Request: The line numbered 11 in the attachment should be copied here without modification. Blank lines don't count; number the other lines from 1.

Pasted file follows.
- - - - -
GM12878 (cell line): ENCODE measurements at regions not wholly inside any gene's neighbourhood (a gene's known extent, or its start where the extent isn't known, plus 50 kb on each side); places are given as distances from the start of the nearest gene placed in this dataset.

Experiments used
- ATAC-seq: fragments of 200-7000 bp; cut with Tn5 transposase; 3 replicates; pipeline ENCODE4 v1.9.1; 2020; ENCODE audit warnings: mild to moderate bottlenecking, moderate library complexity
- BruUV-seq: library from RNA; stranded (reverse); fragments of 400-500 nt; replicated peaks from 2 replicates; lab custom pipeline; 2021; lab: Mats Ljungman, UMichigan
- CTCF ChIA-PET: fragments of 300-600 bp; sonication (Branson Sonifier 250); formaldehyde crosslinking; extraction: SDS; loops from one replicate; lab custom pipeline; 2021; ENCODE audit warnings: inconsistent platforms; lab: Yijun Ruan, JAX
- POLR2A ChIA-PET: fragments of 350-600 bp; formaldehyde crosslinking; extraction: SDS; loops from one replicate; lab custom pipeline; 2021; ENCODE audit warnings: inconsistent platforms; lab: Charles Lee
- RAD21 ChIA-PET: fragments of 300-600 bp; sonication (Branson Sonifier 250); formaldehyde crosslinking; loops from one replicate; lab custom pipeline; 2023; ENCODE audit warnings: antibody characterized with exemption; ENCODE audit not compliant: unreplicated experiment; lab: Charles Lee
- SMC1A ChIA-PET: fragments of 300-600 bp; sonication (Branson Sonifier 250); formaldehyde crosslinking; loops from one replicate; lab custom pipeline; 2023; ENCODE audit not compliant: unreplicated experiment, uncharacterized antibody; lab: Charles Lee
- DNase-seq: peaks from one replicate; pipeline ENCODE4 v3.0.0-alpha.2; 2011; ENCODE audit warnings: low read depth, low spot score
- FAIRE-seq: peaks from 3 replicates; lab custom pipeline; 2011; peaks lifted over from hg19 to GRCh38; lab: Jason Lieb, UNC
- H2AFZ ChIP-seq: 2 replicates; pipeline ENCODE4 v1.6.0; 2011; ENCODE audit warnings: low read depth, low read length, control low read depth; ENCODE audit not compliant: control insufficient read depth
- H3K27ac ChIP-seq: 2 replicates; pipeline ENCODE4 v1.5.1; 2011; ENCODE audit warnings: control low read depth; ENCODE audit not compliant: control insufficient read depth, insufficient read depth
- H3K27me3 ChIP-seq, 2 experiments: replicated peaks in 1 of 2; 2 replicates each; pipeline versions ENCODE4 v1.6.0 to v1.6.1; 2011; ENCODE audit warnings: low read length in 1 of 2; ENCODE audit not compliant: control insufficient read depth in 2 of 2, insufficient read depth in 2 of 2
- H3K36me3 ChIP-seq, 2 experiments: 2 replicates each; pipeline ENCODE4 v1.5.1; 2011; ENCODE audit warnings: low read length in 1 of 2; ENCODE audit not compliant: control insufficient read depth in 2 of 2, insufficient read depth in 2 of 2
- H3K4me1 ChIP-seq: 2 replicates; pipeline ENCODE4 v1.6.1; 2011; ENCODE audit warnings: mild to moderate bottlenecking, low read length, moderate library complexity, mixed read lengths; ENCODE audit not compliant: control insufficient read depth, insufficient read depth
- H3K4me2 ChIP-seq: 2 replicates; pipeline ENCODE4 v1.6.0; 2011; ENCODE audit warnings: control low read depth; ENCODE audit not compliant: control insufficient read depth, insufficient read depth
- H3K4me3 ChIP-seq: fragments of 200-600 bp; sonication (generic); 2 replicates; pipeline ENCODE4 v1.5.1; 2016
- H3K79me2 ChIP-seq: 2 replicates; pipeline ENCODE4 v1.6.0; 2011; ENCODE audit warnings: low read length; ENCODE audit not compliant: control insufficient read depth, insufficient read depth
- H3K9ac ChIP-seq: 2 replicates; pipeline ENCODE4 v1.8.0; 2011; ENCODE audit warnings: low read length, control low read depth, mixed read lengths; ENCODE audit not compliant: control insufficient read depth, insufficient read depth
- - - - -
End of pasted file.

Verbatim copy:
- H2AFZ ChIP-seq: 2 replicates; pipeline ENCODE4 v1.6.0; 2011; ENCODE audit warnings: low read depth, low read length, control low read depth; ENCODE audit not compliant: control insufficient read depth